• R.J. Pankow

    My favorite bit of Star Trek technology is the transporter tbh. Ive always fantasized about being transported, ever since I was a small child watching new episodes of TNG. The physics of it always intrigued me. Plus the transporter effect was always super cool.

  • Eric Dewey

    Warp Drive. The Tech that starts it all, the ability to explore the galaxy.

  • Mykeprime
    • Mykeprime

      No idea what it is or what it does. But it keeps appearing, so it must be very important. For science or something.

  • Dinos Alex

    Transporters of course!

  • SeanPR11

    The Transporter

  • iMike

    Transporter! To be able to travel from one location to another instantly!

  • Aaron M G

    My favorite piece of star trek tech is that tricorder.

  • Andy Russo

    Replicators, because then I could replicate anything I wanted, including phasers and such (as long at the technological specifications were programmed into the replicator).

  • Thomas Linsley

    The GNDN conduits!

  • Dartanion74

    My favorite technology has to be the tricorder… There was a contest among various universities to make a prototype… not sure if it went anywhere.

  • Greg

    A replicator just so I could say Earl Grey hot! That would be amazing all in itself.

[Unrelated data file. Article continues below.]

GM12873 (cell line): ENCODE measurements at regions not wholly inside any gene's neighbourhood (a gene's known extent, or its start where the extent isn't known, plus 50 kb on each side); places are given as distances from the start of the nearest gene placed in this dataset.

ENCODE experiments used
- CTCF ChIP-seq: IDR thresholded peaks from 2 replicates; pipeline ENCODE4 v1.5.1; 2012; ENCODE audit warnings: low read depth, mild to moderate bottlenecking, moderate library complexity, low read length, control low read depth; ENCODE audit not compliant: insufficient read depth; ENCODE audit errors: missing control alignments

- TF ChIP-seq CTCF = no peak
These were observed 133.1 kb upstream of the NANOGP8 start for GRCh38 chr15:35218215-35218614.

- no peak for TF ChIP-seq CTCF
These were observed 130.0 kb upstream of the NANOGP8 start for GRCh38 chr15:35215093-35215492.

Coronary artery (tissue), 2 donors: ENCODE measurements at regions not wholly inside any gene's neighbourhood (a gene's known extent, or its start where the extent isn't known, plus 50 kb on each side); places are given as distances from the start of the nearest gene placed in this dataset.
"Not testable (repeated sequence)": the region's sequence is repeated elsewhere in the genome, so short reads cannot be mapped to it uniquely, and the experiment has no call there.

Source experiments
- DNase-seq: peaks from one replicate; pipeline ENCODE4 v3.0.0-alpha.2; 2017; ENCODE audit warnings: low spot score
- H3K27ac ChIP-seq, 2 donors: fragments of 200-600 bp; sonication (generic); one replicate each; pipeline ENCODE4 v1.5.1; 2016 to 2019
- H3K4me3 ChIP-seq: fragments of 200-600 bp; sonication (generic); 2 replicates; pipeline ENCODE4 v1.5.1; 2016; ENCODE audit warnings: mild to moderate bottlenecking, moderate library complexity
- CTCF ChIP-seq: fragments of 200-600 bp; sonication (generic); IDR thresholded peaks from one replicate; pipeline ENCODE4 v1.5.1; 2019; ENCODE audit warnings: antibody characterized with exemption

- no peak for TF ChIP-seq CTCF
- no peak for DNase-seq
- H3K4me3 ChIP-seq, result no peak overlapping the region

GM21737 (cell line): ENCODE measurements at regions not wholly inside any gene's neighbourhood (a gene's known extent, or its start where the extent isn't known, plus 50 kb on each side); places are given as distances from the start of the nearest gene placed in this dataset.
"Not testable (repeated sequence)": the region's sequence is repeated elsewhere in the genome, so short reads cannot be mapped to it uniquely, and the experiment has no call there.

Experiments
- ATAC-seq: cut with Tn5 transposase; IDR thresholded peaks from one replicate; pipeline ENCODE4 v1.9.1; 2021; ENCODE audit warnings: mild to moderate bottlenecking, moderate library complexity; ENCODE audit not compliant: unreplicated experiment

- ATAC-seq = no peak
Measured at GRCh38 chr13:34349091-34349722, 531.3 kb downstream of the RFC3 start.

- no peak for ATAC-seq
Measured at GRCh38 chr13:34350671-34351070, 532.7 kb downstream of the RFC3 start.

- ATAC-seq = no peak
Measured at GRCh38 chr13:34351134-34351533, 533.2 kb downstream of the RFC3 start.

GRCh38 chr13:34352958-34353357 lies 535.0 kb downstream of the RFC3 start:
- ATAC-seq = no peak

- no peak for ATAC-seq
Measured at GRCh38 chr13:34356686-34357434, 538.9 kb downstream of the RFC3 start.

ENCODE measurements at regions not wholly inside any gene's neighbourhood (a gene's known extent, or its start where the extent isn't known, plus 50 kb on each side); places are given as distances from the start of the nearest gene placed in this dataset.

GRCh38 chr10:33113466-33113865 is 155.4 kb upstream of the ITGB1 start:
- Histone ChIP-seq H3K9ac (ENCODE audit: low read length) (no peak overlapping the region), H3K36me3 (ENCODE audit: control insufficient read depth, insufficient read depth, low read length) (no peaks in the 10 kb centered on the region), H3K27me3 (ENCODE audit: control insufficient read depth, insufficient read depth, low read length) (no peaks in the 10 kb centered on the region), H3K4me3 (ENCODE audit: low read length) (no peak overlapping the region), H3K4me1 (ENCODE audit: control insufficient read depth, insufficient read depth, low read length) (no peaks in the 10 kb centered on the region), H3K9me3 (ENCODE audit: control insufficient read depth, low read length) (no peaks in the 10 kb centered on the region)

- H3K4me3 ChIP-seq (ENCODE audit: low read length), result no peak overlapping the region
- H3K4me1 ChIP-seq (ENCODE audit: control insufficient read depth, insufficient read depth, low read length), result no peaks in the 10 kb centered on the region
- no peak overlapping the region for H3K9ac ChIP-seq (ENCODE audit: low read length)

• Rafael Seaje Silva

    Warp Drive

  • Don Buley

    Definitely replicators.

  • Jim

    The transporter, no matter the era!

  • Aaron White

    Warp Drive! I want to see what’s out there!

  • noodleheadprods

    Definitely the classic Transporter. Could have used one throughout my life. Second choice would have to be the Holodeck!

  • Brent

    I would love a Transporter. Imagine being able to go anywhere on Earth at any time. Why not have lunch at Yellowstone? You could read a book at Niagara Falls, watch a Mummy movie in the shadow of the Great Pyramid, pop on over to Canada for one of those I Maple leaf Canada shirts, spend your lunch hour riding roller coasters, hiking Yosemite, read a Sherlock Holmes novel on a porch step on Baker street, read Jurassic Park at the Smithsonian Museum of Natural History. Pop on over to the best spot to see the next eclipse, or meteor shower. You could go to every Star Trek convention, pop on over to a restaurant they don’t have in your town, beam animals back into the wild where they belong, and beam supplies to people in need after a disaster. I could fiddle with it and see what the evil-alternate-universe me is like. The possibilities are endless.

  • Arkady Vachon

    The Biobed technology – it would be of great use to medical personnel from nurses to general medicine doctors to specialist surgeons.